Mario Chalmers of Anchorage is one of the few basketball players to win an NBA championship, an NCAA championship and a state high school championship.
Now he's one of a handful who also can say he's a published author.
"Mario Chalmers' ABCs of Basketball" was published last week by Ascend Books of Overland Park, Kansas. It's a 40-page children's book that teaches the alphabet while also teaching basketball basics.
The book is co-written by Almarie Chalmers, Mario's mom, and is illustrated by Emmanuel Everett, a 2009 East High graduate who works as an artist in Oklahoma City.
It dates back to an English assignment when Chalmers was a junior at Bartlett High during the 2003-04 school year. A teacher asked her students to write something for children, and Chalmers responded with a project that 20 years later became a book.
"I just came up with the idea because basketball was something I was very passionate about," Chalmers, 32, said last week. "I started practicing basketball at the age of 2, and I'm pretty sure I didn't know my alphabet by then.
"… I don't remember the class. I don't remember the teacher. But I got an A-plus. That's the important part."
Almarie Chalmers remembered what her son forgot — the teacher was Dorena Montgomery, she said. As for the final grade, memories diverge.
"I thought it was an A-minus," Almarie said.
Mostly, she remembers a comment Montgomery wrote on the paper: "You need to do something more with this."
"Those words stuck in my brain," Almarie said. "And that was the inspiration to at some point to try to go forth and do this."
The nuts-and-bolts of the book — the ABCs of it — haven't changed a lot in the dozen years or so that have passed since Mario turned in his assignment.
"I kind of changed some of the letters around, some of the concepts, to make it more modern-day basketball," Chalmers said. "But for the most part the book was done."
The book stars a young boy named Li'l Rio, who is modeled after Chalmers. Everett, the illustrator, dressed Li'l Rio in Kansas Jayhawks colors and put a red hat on top of black, curly hair.
When Chalmers cut his hair late last season, Everett adjusted.
"He had gone curly and then toward the end of the season he gave himself a crop, so I gave (Li'l Rio) a crop too," Everett said. "Instead of clippers, I have an eraser."
Though the book's primary intent is to teach kids the ABCs and some basketball fundamentals, it also champions good character traits — A is for attitude, U is for unity.
Some letters do double-duty. Z is for zone defense, "a type of defense where you guard an area rather than a player." But then comes the bit about character: "Zone defense requires confidence in your teammates and yourself."
The hardest letters, Mario said, were Q and X.
"For Q, at first I had 'quality hours you put in your practice," Chalmers said. "I changed it to quarters," which let him teach young readers that there are four quarters in high school and pro games, but two halves in a college game.
"For X, I don't know what I had at the beginning," he said, "but I got the idea from my dad — 'Xs and Os,' from coaches."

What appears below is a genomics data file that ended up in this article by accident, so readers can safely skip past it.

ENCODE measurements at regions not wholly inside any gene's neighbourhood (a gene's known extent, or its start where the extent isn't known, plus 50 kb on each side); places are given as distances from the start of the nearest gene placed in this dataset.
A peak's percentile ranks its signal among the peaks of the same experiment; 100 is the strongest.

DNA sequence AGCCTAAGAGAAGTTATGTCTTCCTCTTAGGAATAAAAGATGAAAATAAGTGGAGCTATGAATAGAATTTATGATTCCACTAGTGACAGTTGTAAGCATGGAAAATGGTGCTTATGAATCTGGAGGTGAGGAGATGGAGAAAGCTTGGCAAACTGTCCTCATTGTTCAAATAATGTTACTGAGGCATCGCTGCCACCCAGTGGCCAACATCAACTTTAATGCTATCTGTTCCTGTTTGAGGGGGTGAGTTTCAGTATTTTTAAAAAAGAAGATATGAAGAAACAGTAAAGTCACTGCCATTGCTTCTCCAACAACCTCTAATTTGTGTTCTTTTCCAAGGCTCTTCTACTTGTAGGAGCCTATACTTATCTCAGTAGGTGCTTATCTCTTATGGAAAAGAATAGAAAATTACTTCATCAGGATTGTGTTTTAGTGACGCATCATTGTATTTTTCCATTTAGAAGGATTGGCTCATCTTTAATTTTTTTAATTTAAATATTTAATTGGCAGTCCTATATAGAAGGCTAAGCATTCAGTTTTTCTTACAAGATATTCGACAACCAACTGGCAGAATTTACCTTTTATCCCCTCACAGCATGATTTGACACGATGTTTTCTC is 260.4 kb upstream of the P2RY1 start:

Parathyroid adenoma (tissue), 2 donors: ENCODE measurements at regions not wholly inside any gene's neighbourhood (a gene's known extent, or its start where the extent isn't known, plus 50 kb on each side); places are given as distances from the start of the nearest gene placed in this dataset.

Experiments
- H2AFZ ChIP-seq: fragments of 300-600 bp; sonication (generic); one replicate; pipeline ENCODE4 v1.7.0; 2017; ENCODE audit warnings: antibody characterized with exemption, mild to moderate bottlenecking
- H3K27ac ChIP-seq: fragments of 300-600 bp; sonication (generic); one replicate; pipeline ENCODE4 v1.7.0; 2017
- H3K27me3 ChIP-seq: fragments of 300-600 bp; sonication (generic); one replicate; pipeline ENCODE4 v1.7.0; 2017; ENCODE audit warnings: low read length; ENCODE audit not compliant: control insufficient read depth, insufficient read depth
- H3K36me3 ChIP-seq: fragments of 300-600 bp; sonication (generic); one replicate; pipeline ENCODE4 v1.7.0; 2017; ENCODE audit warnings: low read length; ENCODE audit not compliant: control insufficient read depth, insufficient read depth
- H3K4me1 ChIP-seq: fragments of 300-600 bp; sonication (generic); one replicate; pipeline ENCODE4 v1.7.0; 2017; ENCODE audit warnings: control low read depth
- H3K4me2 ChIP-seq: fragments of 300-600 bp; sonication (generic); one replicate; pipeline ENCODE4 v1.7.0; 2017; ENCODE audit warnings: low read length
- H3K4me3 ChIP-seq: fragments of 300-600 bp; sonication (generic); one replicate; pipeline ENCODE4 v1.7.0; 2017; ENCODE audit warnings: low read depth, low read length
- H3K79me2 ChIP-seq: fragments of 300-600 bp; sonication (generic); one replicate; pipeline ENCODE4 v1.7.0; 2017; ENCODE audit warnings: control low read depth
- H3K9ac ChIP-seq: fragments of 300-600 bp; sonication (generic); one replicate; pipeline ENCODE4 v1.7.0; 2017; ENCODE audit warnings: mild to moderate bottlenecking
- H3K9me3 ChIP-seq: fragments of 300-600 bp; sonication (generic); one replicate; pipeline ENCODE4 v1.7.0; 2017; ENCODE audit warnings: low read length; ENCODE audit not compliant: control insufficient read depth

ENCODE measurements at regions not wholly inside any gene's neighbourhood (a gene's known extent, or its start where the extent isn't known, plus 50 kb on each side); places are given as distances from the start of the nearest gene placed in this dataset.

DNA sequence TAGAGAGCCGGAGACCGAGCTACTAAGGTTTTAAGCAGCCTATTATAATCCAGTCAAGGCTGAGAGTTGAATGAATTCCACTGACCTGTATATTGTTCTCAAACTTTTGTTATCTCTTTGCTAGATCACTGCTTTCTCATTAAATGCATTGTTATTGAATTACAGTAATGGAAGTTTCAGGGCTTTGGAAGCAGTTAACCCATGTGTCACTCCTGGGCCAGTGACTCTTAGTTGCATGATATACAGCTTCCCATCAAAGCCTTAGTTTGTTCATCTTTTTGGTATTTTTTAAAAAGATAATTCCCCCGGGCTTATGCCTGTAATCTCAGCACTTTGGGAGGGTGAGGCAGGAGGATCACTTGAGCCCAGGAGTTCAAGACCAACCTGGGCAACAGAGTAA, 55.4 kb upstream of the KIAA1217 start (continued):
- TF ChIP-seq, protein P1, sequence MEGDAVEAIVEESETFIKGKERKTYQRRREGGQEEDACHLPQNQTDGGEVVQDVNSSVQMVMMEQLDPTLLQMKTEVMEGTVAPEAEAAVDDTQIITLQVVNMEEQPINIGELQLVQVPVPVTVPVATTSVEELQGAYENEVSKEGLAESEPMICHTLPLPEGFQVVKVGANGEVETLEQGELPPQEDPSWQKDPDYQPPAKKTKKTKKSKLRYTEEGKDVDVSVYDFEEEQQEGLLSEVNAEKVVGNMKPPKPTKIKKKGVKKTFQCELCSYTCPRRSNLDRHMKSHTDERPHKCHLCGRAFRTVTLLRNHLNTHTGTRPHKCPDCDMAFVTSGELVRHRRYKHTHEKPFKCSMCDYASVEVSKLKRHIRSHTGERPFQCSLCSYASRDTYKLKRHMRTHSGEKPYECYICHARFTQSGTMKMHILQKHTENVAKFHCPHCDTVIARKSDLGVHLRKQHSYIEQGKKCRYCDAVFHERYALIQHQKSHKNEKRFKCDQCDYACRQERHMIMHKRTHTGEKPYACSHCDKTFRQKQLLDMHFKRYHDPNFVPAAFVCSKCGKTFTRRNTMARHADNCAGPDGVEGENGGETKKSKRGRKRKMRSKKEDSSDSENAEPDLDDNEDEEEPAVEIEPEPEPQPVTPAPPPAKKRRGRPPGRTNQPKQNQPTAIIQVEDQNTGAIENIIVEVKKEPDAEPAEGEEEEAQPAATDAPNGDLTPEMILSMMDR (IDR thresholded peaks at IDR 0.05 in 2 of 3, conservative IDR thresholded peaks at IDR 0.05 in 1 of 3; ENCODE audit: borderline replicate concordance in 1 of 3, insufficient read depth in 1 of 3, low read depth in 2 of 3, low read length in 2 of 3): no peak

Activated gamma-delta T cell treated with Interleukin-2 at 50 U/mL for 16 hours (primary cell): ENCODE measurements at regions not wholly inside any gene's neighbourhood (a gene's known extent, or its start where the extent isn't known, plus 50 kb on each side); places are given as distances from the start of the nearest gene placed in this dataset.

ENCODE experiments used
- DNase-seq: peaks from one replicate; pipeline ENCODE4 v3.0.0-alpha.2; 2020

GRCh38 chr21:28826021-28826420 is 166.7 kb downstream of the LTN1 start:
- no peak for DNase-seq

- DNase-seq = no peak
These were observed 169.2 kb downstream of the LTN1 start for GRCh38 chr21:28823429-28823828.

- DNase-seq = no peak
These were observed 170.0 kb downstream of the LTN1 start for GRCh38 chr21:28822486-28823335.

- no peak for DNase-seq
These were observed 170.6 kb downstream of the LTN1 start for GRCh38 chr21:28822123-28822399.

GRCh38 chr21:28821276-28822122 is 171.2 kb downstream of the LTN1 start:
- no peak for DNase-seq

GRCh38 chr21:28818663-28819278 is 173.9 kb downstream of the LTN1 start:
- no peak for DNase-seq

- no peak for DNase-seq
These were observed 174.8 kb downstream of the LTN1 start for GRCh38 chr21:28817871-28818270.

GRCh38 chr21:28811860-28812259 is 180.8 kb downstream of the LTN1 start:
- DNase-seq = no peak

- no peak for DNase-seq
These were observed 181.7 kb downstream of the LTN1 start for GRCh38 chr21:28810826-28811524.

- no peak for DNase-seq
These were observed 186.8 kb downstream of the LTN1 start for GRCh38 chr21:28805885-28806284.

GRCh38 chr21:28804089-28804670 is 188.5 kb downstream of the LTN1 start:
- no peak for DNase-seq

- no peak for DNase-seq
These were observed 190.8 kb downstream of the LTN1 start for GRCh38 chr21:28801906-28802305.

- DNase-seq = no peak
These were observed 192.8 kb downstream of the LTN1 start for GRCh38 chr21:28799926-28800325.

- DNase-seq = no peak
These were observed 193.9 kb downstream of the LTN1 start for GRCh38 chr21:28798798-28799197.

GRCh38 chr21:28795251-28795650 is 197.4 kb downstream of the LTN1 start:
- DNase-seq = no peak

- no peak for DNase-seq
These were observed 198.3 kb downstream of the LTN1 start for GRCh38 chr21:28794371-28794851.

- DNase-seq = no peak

Mario's favorite letter? A top contender is S. "It's for steals, and that's one of my biggest roles," he said.
When he wrote the first version of his book, Chalmers was already a two-time Alaska state basketball champion.
By the time he graduated from Bartlett, he was a three-time Alaska Player of the Year, and his career was just warming up.
A point guard with a good outside shooting touch, Chalmers made the cover of Sports Illustrated in 2008 for his game-tying 3-pointer for the Kansas Jayhawks in the NCAA national championship game. In 2012 and 2013, he won NBA titles as the starting point guard for the Miami Heat.
Chalmers, 32, played for the Memphis Grizzlies last season and is a free agent this summer. Signing a new contract is his top priority this summer, but he'll also find time for book signings and readings, mostly in Kansas. He said he hopes to come to Anchorage — to pitch his book and see old friends — next summer.
Chalmers is the father of two children — his son, Zachiah, is 10 and his daughter, Queen, is 8 — and said that when Zachiah was born, he started thinking more about turning his school assignment into a book. But the idea remained shelved until a couple of years ago.
Things started moving quickly last year when Almarie Chalmers took the idea to Ascend Books publisher Bob Snodgrass, who saw its potential. Everett was on board by then, as was Mario's whole family — Ronnie Chalmers, Mario's dad and the former Bartlett High coach, offered advice from a coach's perspective.
"Sometimes he wanted to get so technical (I had to say), excuse me, it is a children's book not a coaches manual," Almarie said. But Ronnie had some valuable input, like the time when he noticed that the illustration for man-to-man defense had one of the low-post defenders facing the wrong way.
Everett, who was in grade school when he started following Mario's career at Bartlett, got involved because his family and the Chalmers have a mutual friend.
"The funnest part for me was how much inclusivity I had on the pages," he said. "Even when I was presented with the wording, (Almarie Chalmers) would invite me to add a bit of levity."
And so on the page where Li'l Rio talks about setting goals, the illustration is populated by kids talking about winning the big trophy — "except that one kid who is thinking about pizza," Everett said.
The book can be ordered on amazon.com, and the Chalmers are hopeful it will be sold at Barnes & Noble. Snodgrass said the official launch date is July 20, with an ebook planned for an Oct. 1 release.
Almarie Chalmers said she hopes to use the book as part of a #readwithrio literacy campaign. As for Mario Chalmers, he's happy to have a finished product.
"I'm excited to see something I worked on in the 11th grade, and 20 years later it's coming together," he said. "I'm eager to see what people think."